What are the Symptoms of SAD?


For the fall/winter months symptoms may include:


  • Anxiety
  • Loss of Energy
  • Oversleeping
  • Weight Gain
  • Difficulty Concentrating
  • Hopelessness
  • Social Withdrawal
  • Loss of Interest
  • Change in Appetite



For the spring/summer months symptoms may include:


  • Anxiety
  • Agitation
  • Poor Appetite
  • Trouble Sleeping
  • Irritability
  • Weight Loss
  • Increased Sex Drive


What Causes SAD?


The specific causes of SAD are not known. Genetics, age, and your body’s chemical make up most likely play a role. More specifically your biological clock, serotonin levels, and melatonin levels most likely are responsible. Your biological clock may be affected due to the changes in time of sun set and sun rise which can lead to a feeling of depression. A drop in serotonin levels can be caused by a reduction in sun light which can lead to mood changes. Sleep patteners and mood swings may also be affected by a change in melatonin levels that can affects by the change of seasons.


What are the Risk Factors of SAD?


Risk factors include:

  • Being Female
  • Family History
  • Having Clinical Depression or Bipolar Disorder
  • Living Far from the Equator

How are you Diagnosed?


Your doctor can diagnose you with SAD depending on your response tou several detailed questions and a physical exam. These details questions would include questions about your changes in mood, thoughts and behavior; sleeping and eating habits; as well as questions about yourpersonal and professional relationships. Medical tests are not usually performed unless the doctor suspects that a certain condition is causing your depression.


What is the Treatment for SAD?


You andh your doctor should discuss the best treatment for you. Some treatments may include light therapy, medications, psychotherapy or a combination of them. There are also several lifestyle and home remedies you can do to help treat your SAD. Making your environment brighter or sunnier, exercising regularly and getting outside are just a fewexamples of changes a person can make. Supplements may also be included into your treatment, such as St John’s wart, SAMe, Melatonin, and Omega-3 fatty acids. Do not take these supplement without discussing them with your doctor first as they can cause complications if you have certain diseases.


**It is best to see your primary care physician regularly in order to prevent and treat seasonal affective disorder! Please call 773-702-0660 to make an appointment at Friend Family Health Center.**





November is Pancreatic Cancer Awareness Month

Pancreatic Cancer Awareness Month

What is Pancreatic Cancer?


Pancreatic cancer is when malignant cells form in the pancreas. The pancreas is a 6 inch long gland that is located behind the stomach but in front of the spine. It produces digests enzymes that break down the food we consume and hormones that control blood sugar levels. The pancreas also helps the body store and use energy that we get from the food we consume. Pancreatic cancer is one of the most deadly types of cancer because it is usually diagnosed at a late stage. It is the fourth leading cause of death in America.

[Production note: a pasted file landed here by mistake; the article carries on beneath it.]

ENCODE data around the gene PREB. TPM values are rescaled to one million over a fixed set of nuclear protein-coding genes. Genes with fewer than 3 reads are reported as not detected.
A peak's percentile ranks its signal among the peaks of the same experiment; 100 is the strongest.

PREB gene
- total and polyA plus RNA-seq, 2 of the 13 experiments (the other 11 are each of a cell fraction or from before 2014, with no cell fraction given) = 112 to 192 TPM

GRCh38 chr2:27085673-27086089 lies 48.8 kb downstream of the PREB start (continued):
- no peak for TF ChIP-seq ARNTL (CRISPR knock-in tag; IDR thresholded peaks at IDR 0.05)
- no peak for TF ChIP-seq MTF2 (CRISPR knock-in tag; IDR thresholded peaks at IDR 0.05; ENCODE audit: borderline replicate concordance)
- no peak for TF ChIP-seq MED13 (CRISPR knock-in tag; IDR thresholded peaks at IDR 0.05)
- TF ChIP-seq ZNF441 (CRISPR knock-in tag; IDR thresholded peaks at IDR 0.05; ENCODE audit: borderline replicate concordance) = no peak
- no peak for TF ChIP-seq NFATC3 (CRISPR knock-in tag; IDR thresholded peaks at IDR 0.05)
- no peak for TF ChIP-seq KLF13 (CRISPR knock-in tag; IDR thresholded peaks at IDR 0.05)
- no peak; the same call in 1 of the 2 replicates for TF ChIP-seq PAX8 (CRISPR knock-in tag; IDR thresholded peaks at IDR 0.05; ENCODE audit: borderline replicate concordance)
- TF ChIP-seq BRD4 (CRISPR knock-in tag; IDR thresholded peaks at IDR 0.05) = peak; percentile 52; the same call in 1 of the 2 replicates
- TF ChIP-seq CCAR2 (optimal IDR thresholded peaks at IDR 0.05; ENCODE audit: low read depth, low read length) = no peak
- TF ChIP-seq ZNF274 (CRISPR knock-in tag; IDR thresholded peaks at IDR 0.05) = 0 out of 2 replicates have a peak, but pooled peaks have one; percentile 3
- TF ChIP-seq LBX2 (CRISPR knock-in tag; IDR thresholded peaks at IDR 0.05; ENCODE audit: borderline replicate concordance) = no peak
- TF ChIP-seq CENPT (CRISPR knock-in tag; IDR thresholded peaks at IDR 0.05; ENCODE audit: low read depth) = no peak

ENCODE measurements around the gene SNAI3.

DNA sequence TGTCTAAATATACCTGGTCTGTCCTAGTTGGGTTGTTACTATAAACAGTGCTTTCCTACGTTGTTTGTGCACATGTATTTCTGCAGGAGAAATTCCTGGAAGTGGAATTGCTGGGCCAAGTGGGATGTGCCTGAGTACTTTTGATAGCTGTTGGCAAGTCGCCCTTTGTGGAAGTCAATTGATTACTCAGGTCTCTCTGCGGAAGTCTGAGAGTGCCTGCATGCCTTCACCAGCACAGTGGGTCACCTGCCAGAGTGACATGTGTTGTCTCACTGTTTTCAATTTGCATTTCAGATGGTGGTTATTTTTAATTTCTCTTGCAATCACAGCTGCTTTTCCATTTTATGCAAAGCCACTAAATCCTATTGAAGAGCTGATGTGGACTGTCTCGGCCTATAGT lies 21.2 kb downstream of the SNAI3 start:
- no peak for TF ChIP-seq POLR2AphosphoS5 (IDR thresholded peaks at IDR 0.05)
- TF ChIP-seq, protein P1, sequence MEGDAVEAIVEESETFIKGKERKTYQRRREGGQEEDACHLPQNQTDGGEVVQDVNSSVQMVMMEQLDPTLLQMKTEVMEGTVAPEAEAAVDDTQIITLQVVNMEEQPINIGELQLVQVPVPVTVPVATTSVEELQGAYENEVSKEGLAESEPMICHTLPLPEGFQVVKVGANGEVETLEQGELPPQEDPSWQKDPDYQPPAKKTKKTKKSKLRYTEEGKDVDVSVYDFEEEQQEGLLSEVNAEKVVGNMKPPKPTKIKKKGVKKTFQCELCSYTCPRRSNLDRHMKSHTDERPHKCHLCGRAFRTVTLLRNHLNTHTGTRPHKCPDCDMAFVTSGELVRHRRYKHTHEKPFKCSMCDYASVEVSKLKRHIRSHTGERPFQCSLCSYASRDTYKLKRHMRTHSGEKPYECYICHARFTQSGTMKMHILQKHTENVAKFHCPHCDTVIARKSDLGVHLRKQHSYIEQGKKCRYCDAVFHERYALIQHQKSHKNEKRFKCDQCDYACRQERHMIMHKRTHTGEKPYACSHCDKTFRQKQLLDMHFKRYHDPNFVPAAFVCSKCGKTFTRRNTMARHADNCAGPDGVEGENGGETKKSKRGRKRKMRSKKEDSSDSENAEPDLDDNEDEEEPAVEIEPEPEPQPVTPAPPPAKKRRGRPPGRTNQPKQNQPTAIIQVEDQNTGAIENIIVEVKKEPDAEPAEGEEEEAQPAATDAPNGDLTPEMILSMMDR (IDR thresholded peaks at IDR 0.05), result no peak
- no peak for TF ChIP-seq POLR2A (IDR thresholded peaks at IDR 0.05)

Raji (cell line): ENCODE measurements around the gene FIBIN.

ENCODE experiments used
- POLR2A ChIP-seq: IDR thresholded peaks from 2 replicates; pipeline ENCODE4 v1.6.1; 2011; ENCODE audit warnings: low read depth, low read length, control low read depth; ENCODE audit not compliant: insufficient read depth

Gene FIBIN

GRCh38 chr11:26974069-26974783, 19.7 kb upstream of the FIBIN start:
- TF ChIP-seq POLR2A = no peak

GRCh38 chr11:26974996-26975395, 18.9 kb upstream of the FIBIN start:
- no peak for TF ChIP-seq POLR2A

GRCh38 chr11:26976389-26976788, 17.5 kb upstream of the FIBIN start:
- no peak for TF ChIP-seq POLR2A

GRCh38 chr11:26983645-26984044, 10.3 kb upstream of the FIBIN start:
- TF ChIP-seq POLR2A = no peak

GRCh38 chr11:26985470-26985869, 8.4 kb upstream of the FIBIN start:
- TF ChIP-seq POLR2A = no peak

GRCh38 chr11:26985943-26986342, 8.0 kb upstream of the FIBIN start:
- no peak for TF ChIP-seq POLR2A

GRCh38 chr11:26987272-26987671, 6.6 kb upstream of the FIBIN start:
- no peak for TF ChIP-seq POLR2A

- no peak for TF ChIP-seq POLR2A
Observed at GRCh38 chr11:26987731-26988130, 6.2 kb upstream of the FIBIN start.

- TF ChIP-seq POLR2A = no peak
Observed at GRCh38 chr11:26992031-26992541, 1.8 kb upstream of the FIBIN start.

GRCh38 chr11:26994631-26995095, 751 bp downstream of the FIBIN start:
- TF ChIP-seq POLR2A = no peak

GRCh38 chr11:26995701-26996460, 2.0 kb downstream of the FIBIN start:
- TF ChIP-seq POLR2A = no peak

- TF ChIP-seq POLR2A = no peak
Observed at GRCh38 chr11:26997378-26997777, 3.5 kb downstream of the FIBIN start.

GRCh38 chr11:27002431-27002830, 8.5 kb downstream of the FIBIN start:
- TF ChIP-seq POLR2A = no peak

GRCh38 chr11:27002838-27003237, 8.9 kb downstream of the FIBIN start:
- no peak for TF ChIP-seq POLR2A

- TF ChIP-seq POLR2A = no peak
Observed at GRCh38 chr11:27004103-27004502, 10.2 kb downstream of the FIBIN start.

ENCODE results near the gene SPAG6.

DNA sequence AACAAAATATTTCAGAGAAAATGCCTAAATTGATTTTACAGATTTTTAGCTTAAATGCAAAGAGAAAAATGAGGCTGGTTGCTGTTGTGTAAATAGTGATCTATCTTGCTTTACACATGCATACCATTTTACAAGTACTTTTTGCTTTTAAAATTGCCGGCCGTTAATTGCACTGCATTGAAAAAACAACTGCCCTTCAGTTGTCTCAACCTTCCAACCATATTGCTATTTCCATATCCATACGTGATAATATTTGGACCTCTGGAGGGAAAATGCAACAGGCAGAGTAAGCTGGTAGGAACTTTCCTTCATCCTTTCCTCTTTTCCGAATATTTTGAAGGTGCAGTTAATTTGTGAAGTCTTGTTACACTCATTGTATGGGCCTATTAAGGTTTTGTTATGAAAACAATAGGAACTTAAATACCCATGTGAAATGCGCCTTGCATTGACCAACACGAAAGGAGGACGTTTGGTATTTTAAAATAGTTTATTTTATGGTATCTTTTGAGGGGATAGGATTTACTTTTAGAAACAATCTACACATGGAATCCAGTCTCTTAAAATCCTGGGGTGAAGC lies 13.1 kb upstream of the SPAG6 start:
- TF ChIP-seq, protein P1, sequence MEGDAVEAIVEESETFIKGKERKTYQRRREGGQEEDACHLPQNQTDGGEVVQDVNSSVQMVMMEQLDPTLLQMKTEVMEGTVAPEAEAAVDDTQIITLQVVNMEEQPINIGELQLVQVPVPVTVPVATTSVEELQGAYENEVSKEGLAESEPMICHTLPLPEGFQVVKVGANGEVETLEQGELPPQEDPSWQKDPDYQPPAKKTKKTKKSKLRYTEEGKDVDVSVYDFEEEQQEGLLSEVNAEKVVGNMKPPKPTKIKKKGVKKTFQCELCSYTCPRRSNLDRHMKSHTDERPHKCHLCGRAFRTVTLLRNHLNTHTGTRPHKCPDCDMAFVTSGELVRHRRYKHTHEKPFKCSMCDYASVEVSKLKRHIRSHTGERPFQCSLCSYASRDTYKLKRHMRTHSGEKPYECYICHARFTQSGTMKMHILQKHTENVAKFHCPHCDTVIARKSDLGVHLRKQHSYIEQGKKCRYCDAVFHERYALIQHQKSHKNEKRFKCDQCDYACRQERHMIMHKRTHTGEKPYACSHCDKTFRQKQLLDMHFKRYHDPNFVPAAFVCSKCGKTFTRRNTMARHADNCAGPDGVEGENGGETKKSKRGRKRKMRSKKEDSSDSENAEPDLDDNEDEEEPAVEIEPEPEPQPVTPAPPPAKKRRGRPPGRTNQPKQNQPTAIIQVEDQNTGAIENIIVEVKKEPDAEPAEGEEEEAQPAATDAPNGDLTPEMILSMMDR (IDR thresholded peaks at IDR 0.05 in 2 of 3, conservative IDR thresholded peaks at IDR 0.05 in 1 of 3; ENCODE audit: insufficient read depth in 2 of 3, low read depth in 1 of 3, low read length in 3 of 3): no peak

What are Pancreatic Cancer Risk Factors?

  • Increased age (over 60 years)
  • Genetics
  • African Americans
  • Tobacco usage
  • Obesity
  • Inactivity
  • Diabetes
  • Pancreatitis
  • Fatty diet
  • Pancreatic cysts


What are Pancreatic Cancer Symptoms?


There are usually no symptoms during the early stages of pancreatic cancer. Most of the symptoms are very common and could be caused by a number of other reasons. The most common symptoms are persistent abdominal pain, unexplained and significant weight loss, and an immense amount of upper back pain. Some other symptoms may include loss of appetite, change of bowel movements, pain while eating, or nausea and vomiting.

How is Pancreatic Cancer Diagnosed?

  • Blood tests
  • Biopsy for pancreatic cancer
  • Laparoscopy
  • CT scan
  • Ultrasound scan
  • Endoscopic ultrasound
  • Pulmonary function test
  • MRI scan
  • Exercise tolerance test

How is Pancreatic Cancer Treated?


Pancreatic cancer can be treated with one or a combination of treatments. These treatments include surgery, radiotherapy, chemotherapy, clinical trials, and pancreatic enzyme replacement treatment for symptom control. Work with your doctor to figure out what the best plan of action for treating your cancer.


**It is best to see your primary care physician regularly in order to diagnose and treat pancreatic cancer early! Please call 773-702-0660 to make an appointment at Friend Family Health Center.**


November is American Diabetes Month

American Diabetes Month

What is Diabetes?